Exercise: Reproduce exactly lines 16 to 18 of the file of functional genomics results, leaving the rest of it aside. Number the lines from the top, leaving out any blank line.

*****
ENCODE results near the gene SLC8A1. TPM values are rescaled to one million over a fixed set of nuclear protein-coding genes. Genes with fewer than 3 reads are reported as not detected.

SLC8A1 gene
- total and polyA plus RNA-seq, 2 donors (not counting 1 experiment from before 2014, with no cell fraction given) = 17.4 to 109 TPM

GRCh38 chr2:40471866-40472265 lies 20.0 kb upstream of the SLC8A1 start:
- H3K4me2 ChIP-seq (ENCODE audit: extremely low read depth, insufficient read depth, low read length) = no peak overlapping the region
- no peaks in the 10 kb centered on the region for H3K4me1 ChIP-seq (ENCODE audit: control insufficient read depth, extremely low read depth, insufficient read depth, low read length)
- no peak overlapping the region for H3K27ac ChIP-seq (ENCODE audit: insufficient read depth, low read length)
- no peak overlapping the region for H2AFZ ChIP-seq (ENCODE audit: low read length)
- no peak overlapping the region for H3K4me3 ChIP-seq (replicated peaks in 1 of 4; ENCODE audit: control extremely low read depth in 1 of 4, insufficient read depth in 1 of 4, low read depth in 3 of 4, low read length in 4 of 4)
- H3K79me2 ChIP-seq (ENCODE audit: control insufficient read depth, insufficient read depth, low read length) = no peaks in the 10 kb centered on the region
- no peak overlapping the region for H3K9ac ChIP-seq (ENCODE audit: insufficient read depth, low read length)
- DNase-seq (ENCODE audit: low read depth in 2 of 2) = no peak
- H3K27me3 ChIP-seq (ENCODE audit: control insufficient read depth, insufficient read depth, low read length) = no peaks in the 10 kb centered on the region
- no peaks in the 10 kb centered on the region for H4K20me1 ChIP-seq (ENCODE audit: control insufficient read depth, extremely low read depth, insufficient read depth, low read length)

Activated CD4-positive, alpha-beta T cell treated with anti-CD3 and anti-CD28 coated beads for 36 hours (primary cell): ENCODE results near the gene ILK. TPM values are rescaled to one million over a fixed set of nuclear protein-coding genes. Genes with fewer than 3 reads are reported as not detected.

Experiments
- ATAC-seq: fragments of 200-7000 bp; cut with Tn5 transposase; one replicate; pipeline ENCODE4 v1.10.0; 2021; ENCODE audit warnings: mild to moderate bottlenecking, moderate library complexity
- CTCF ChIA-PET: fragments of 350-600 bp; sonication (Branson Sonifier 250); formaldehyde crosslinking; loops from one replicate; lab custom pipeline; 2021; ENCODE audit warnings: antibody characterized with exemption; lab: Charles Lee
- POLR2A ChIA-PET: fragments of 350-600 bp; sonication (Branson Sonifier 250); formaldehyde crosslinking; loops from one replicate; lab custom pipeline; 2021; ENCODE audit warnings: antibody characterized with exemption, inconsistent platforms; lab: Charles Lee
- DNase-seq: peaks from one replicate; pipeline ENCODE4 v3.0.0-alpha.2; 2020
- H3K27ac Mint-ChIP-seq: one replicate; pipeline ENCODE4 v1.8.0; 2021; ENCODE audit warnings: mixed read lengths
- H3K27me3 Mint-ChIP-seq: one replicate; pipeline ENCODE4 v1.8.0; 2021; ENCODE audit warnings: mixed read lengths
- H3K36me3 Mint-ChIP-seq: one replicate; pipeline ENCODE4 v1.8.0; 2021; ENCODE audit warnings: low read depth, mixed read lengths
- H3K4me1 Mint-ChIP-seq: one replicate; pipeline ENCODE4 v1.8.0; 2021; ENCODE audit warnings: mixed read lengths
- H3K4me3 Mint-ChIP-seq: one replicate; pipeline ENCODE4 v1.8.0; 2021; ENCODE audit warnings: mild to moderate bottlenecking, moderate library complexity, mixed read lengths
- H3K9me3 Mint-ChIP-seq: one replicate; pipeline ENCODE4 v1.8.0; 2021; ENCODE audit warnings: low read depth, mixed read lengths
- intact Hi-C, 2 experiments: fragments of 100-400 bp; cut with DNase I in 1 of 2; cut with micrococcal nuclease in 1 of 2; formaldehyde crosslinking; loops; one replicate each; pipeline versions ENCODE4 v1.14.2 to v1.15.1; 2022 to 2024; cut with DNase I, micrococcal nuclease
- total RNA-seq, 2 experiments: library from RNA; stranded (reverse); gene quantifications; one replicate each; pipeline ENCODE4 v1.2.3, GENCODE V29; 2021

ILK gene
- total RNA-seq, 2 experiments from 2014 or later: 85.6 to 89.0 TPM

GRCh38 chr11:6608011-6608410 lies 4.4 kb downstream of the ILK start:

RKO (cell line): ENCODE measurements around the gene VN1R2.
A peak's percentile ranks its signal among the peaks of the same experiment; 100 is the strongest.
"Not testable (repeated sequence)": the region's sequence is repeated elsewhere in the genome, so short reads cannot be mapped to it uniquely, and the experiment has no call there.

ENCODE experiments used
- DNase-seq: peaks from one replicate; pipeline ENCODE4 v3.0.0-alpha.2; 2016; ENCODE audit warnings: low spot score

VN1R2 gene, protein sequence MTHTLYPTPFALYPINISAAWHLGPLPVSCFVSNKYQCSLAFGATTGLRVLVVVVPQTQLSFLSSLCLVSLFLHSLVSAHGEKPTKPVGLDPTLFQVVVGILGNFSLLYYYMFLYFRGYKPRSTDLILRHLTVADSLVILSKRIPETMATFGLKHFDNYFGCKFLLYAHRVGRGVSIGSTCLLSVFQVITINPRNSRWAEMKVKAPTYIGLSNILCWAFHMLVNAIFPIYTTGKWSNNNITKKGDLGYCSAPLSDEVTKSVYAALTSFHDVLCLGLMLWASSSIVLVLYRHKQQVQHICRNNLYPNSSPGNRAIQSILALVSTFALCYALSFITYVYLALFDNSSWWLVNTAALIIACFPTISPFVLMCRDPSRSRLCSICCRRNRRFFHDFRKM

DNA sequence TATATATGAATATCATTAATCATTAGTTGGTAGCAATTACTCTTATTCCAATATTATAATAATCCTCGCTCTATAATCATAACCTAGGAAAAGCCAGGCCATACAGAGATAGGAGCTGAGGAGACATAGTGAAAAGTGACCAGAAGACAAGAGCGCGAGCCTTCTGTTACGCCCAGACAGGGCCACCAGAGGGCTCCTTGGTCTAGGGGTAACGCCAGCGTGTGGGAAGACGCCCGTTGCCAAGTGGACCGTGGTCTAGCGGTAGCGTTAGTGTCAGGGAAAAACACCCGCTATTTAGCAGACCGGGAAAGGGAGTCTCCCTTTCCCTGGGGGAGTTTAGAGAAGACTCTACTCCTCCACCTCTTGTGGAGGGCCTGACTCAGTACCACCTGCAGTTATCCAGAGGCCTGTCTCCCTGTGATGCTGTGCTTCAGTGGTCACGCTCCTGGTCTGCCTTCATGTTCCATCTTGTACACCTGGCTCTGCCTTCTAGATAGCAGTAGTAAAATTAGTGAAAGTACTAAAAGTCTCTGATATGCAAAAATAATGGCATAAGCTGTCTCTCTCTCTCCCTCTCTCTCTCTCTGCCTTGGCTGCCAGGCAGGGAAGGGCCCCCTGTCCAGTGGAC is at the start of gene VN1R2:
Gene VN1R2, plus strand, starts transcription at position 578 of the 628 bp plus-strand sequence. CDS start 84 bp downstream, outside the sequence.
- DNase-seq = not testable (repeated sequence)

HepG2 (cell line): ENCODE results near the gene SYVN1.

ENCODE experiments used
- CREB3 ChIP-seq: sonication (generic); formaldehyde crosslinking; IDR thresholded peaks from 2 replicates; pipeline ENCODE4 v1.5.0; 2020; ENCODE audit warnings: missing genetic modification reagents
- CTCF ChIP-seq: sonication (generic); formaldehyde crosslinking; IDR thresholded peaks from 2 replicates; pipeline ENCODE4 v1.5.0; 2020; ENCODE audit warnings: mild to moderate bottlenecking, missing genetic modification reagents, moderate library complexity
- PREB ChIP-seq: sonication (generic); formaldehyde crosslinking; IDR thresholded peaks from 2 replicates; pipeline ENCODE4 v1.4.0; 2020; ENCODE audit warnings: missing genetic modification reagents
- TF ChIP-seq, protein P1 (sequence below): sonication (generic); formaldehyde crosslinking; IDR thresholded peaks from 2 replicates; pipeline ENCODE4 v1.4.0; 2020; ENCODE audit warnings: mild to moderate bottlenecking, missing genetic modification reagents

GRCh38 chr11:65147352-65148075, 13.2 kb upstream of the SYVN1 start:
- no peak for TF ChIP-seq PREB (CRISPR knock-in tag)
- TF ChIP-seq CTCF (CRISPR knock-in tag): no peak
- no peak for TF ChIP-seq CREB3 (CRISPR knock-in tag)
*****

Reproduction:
Experiments
- ATAC-seq: fragments of 200-7000 bp; cut with Tn5 transposase; one replicate; pipeline ENCODE4 v1.10.0; 2021; ENCODE audit warnings: mild to moderate bottlenecking, moderate library complexity
- CTCF ChIA-PET: fragments of 350-600 bp; sonication (Branson Sonifier 250); formaldehyde crosslinking; loops from one replicate; lab custom pipeline; 2021; ENCODE audit warnings: antibody characterized with exemption; lab: Charles Lee